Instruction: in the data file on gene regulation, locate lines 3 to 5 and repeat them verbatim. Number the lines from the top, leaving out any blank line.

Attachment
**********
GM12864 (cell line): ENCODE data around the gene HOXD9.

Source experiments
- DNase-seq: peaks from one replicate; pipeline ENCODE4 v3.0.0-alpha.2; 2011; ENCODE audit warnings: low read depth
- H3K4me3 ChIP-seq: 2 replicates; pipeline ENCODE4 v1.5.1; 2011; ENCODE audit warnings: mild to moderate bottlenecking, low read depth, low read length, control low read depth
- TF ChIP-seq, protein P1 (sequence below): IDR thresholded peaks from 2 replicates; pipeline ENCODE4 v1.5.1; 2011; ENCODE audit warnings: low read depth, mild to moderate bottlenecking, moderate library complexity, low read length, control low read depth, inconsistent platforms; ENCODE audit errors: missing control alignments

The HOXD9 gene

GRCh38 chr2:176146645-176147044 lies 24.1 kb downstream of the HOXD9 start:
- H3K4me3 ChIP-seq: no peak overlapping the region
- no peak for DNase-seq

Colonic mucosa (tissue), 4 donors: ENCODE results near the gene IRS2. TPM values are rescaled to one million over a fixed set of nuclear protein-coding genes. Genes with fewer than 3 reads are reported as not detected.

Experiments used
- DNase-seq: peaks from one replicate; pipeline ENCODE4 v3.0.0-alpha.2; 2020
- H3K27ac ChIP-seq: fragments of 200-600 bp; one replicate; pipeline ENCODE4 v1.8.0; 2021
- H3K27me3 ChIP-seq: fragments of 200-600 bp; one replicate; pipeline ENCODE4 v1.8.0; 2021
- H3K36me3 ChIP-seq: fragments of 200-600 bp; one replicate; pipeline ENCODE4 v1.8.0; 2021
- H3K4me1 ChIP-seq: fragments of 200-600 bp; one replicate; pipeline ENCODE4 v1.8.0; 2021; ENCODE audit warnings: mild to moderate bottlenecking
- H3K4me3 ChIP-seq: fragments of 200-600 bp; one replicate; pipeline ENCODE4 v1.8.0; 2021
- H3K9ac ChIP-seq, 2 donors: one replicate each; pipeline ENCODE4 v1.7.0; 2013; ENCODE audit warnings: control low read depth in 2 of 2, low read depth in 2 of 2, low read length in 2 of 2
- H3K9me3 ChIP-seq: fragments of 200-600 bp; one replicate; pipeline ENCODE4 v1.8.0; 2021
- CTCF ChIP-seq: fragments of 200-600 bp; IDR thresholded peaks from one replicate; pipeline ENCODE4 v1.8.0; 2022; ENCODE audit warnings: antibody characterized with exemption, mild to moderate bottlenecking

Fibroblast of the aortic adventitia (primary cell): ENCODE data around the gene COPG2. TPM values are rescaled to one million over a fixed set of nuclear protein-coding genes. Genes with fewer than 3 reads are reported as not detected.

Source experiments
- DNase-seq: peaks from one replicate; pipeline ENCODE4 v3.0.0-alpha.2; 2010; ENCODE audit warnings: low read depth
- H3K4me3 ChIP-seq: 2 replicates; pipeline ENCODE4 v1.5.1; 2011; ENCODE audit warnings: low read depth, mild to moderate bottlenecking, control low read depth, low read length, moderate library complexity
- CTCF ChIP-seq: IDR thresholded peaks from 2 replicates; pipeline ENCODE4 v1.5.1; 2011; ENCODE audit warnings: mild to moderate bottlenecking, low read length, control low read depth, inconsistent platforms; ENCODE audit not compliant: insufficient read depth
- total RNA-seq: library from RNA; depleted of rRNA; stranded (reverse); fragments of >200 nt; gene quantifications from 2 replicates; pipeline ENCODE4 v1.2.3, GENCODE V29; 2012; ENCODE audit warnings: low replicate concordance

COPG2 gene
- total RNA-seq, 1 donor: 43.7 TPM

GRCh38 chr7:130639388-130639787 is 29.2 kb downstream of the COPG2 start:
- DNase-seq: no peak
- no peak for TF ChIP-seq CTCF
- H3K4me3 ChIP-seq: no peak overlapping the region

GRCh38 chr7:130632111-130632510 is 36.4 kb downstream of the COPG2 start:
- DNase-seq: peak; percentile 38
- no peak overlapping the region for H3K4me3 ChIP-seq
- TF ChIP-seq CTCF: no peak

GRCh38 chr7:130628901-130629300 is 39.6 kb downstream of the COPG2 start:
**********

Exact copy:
- DNase-seq: peaks from one replicate; pipeline ENCODE4 v3.0.0-alpha.2; 2011; ENCODE audit warnings: low read depth
- H3K4me3 ChIP-seq: 2 replicates; pipeline ENCODE4 v1.5.1; 2011; ENCODE audit warnings: mild to moderate bottlenecking, low read depth, low read length, control low read depth
- TF ChIP-seq, protein P1 (sequence below): IDR thresholded peaks from 2 replicates; pipeline ENCODE4 v1.5.1; 2011; ENCODE audit warnings: low read depth, mild to moderate bottlenecking, moderate library complexity, low read length, control low read depth, inconsistent platforms; ENCODE audit errors: missing control alignments